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The Royal Variety Performance was on November 4, held at the Prince of Wales' Theatre. The audience wasn't as big as the Palladium, but the cost of tickets was higher. The Beatles came on after Sophie Tucker. The show aired on TV the following Sunday and twenty-six million people watched.

On November 1, the Beatles made their first tour, billed as the Beatles show. It toured until December 13th. The Daily Telegraph, on November 2nd, put out an article, criticizing the Beatles. The Daily Mirror, complimented the Beatles. This happened in the Church of England too.

In Plymouth, on November 14th, hoses were turned on the fans to control them. In Burmingham on November 11th, the Beatles managed to escape the crowds disguised as policemen. EMI sales were rising. At the end of November, they put out their fifth single, "I Want to Hold Your Hand".

"I Wanna Hold Your Hand" immediately went to number one. Their second LP, With The Beatles, was released. The photo showed their four heads, dressed in black with turtleneck sweaters. One side of their faces was shaded out.

More Beatlemania

Every feature writer wanted an interview with the Beatles, waiting for hours outside their dressing rooms. Donald Zec of the Daily Mirror was the first one to do a big interview with them, on September 10th. He called their haircuts a Stone-Age cut. By early December seven of their records, singles and EP's, were in the Top Twenty. On December 11th, the Beatles appeared on the TV show Juke Box Jury.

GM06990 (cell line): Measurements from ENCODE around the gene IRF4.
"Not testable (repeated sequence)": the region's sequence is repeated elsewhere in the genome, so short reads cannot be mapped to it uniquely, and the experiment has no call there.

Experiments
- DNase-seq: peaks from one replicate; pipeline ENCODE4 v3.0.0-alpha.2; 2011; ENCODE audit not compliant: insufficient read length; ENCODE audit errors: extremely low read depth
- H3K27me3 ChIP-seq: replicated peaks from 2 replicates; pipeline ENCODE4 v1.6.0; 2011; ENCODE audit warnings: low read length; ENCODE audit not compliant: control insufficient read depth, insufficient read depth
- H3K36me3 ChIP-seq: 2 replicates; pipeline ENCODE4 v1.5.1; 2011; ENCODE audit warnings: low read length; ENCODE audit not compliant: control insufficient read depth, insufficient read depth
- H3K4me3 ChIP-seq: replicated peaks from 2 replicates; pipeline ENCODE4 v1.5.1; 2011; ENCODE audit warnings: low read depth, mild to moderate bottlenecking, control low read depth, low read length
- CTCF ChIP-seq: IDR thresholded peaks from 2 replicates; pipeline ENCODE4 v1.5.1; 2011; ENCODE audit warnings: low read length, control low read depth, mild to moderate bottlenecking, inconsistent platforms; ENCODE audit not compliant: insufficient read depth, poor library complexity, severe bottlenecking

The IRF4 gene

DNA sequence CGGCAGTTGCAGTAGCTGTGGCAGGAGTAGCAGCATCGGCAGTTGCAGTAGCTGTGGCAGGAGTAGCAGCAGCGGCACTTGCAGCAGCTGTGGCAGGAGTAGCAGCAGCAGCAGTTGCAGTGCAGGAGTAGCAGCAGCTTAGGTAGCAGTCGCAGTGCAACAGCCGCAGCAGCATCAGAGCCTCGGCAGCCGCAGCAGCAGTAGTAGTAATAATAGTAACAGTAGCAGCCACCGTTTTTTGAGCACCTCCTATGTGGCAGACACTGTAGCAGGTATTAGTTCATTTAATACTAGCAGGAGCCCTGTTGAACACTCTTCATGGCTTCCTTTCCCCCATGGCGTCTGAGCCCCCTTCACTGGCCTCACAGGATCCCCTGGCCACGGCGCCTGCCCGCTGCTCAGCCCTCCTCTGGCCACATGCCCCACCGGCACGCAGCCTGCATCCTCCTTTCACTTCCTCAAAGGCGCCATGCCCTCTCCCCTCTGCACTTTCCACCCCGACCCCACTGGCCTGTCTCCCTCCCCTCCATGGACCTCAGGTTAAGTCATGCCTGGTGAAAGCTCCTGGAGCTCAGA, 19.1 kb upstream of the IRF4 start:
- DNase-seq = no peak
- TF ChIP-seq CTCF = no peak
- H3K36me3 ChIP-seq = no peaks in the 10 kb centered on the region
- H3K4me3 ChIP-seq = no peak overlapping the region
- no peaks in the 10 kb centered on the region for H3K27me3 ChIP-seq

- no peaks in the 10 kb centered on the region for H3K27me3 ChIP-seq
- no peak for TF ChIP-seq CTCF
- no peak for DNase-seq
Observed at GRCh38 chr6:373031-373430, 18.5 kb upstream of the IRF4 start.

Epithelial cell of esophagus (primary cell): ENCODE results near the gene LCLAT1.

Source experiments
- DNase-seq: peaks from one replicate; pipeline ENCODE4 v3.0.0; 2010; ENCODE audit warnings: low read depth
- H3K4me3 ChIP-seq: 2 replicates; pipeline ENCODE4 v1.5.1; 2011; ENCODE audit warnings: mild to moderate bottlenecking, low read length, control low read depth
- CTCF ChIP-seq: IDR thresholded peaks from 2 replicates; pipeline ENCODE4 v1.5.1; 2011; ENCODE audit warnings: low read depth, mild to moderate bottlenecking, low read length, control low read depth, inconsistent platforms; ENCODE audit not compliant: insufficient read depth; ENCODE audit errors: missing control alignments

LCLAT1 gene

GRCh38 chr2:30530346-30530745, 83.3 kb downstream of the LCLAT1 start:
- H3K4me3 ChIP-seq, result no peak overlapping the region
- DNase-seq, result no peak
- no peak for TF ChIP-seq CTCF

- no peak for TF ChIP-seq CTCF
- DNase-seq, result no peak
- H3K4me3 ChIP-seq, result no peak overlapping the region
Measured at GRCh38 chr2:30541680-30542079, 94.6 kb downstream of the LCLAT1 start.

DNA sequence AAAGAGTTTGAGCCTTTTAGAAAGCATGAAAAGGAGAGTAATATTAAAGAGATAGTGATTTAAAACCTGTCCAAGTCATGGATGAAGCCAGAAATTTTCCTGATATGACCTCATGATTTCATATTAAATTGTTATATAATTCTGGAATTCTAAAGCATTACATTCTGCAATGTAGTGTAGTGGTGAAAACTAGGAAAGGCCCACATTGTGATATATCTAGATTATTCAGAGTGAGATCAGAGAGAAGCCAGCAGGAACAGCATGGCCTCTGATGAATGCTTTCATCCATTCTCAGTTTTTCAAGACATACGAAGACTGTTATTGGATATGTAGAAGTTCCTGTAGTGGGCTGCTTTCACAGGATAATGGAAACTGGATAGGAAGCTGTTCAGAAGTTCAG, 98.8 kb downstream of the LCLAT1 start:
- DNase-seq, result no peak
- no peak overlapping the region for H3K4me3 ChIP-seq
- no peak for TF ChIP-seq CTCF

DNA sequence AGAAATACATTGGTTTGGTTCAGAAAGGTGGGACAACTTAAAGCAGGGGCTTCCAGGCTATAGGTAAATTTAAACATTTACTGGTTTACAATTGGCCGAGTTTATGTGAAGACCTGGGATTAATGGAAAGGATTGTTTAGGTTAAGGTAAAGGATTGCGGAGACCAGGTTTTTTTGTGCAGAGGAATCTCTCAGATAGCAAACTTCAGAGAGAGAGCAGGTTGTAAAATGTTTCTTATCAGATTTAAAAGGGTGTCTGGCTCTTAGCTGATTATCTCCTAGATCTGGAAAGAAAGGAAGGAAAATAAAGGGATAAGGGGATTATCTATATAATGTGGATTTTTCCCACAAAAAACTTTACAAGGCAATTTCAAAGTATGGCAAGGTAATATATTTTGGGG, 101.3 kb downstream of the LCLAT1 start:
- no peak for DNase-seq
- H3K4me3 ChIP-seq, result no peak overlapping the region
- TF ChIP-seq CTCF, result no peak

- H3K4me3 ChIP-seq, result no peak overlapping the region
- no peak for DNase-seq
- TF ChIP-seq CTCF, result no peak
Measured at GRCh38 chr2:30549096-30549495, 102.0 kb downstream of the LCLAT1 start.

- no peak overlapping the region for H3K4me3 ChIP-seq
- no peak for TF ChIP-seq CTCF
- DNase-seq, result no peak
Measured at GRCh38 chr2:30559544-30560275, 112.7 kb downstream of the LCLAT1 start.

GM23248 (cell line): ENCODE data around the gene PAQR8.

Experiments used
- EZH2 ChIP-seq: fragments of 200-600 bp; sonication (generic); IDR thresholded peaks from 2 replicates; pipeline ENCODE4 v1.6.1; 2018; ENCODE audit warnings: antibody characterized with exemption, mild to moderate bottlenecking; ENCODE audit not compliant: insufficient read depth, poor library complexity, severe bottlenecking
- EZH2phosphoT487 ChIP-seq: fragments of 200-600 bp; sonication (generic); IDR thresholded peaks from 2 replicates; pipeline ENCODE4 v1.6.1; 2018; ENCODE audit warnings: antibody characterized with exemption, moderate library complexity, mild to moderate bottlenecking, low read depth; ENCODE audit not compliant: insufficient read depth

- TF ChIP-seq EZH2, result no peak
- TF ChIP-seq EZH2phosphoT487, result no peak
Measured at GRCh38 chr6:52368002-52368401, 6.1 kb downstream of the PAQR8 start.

Walter Shenson and George Ornstein, wanted to put the Beatles in their own movie. Brian Epstein wanted them to do it. In October, Brian moved his office to London, along with Tony Barrow. The fan club was growing quickly.

At Christmastime the Beatles did a Christmas show, along with Brian's other clients. It opened in Bradford, then Liverpool, then to London at the Finsbury Park Empire. Brian was worried they would all get over exposed. At first it was great to see the Beatles in every newspaper, but after awhile it became irritable. Every paper every day had something in it about the Beatles, their life stories or expressing opinions about them. John didn't like the papers because they didn't accept them as anything more than the ordinary.

The Beatles used to joke at press conferences. The newspapers always got things wrong. In the first twelve months of their first release, the Beatles had become a part of the British way of life. The New Musical Express, in the end of the year charts, made the Beatles the world's top group. They got 14,666 votes. The two top selling singles of the year were "She Loves You" and "I Want to Hold Your Hand."